And I’m also wondering if you can talk a little bit about how officials are going to evaluate cases to determine whether the families will be reunited in their home countries or if they will be allowed to stay here.

MS. PSAKI:  It’s a great question, Katie, and some of that is what Secretary Mayorkas — newly confirmed Secretary Mayorkas — and the task force will have to assess is.  And it will be case by case.  There are estimates of between six and seven hundred kids, but part of what we need to do in the early stages — or I should say, what the task force needs to do is determine what the accurate number is and where these kids are, and then determine, case by case, what the best process and approach is for reuniting them with their family members.

So this is — there’s a great deal of work ahead.  There is a team that is very committed to that work.  And part of what I’m sure will be in the report around 120 days is what progress they’ve made on that effort.

Go ahead.  Anita.

Q    Does the President think cutting off aid to Myanmar’s government goes far enough, or are you all looking at additional steps?  And what might those be?

MS. PSAKI:  Well, I think the State Department may have put a statement out, if I’m correct here, on the assessment made in the legal review that is calling the events in Burma a coup. 

So — and as you also know, and we talked about a little bit here yesterday, but there was a releasing of some — there were some sanctions relief over the last several years because of steps that the government had taken toward democracy.  There are — there has been a rollback of those.  And obviously, looking at sanctions is a big tool that would certainly be assessed.  And I think that would be the one I would focus on at this point in time.

Q    And also, we haven’t heard the President — we haven’t seen a readout of the President talking to President Xi.  And I was wondering if there’s something scheduled or when that might be.  It’s been a couple weeks.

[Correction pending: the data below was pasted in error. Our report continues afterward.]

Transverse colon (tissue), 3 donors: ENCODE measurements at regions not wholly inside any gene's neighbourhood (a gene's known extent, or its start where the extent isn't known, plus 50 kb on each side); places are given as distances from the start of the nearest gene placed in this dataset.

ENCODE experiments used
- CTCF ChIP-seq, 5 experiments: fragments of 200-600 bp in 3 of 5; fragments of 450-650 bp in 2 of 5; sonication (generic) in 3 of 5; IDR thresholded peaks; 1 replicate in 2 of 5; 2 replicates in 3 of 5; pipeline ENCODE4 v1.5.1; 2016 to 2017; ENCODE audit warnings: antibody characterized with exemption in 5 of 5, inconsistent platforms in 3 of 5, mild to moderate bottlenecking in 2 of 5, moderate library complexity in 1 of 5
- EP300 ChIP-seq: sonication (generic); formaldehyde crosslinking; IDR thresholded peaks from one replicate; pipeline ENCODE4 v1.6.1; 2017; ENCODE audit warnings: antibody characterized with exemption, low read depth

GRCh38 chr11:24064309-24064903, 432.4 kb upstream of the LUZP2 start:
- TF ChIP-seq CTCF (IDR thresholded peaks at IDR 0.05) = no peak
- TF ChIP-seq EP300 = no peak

MS. PSAKI:  Less than two weeks, actually.  May seem longer to you. 

You know, the — our approach to China and our approach to our relationship in China — with China, you know, is strategic, obviously.  And we are working to ensure that we are approaching that relationship from a position of strength, and that includes engagement with our allies and partners. 

A lot of those calls have happened over the last 10 weeks — 10 weeks — 10 days.  Maybe that was a little Freudian there, the 10 weeks.  Ten days.  They will continue, and also engagements with Democrats and Republicans in Congress about the path forward.  I don’t have any call to predict for you at this point in time. 

Obviously, with Secretary of State Tony Blinken now confirmed, there are additional layers to engage with the Chinese, but we’ll let you know when a call is happening and certainly have a readout for all of you as well.

Q    Jen, it sounds a lot like the strategy is not to talk to him at this time because you’re talking about speaking to allies and making other calls first.  Is — have they requested a call?

MS. PSAKI:  I don’t have anything more for you.  I think — I don’t appreciate the, like, putting words in my mouth.  That wasn’t what my effort was.  What I was conveying is what our strategy is here from the United States, which is to work with our partners and allies and determine what the right time is. 

Of course, the relationship with China is going to be multi-layered.  We’ll deal with climate.  We’ll deal with the economy.  We’ll deal with security.  And that is, of course, a priority to President Biden.  He’s spoken about it during the transition.  He’s spoken about it.  Obviously, he’s had engagements with his national security team about a range of issues, including China.  We’ve been here less than two weeks, and when we have a call to read out, I’ll make sure you know. 

Go ahead, in the back.

Q    Thanks, Jen.  I want to ask you a few on the Rescue Plan talks.  And I want to follow up on a question that Phil had asked you.  You had acknowledged that the gap between the administration and Republicans is wide, but the talks last night was constructive.

MS. PSAKI:  Mm-hmm.

Q    So after the discussion in the Oval Office last night, is the number from the White House still $1.9 trillion?

MS. PSAKI:  It is.

Q    On the issue of the minimum wage, you had said that the President believes that a nurse and a teacher, a couple who makes $120,000 should get a check.  So that’s clearly a quote-unquote “red line.”  I don’t know if you want to describe it as that, but something that the President wants.

MS. PSAKI:  “Red line” is an old term.  We’re not going to use it again.  (Laughs.)

Q    Okay.  That’s fair.

But when you were asked about the minimum wage, you said you’re not going to negotiate from here and you want to work through that.  So it seems as if the President might be open to dropping the minimum wage from the bill.  Is that a fair assessment?

MS. PSAKI:  I know there’s a lot of appetite for what is going to be negotiated in and out of the bill.  I totally get it.  This is a big topic of interest.  But what I was just conveying as an example is that ensuring those checks are in the hands of Americans is a top priority for the President.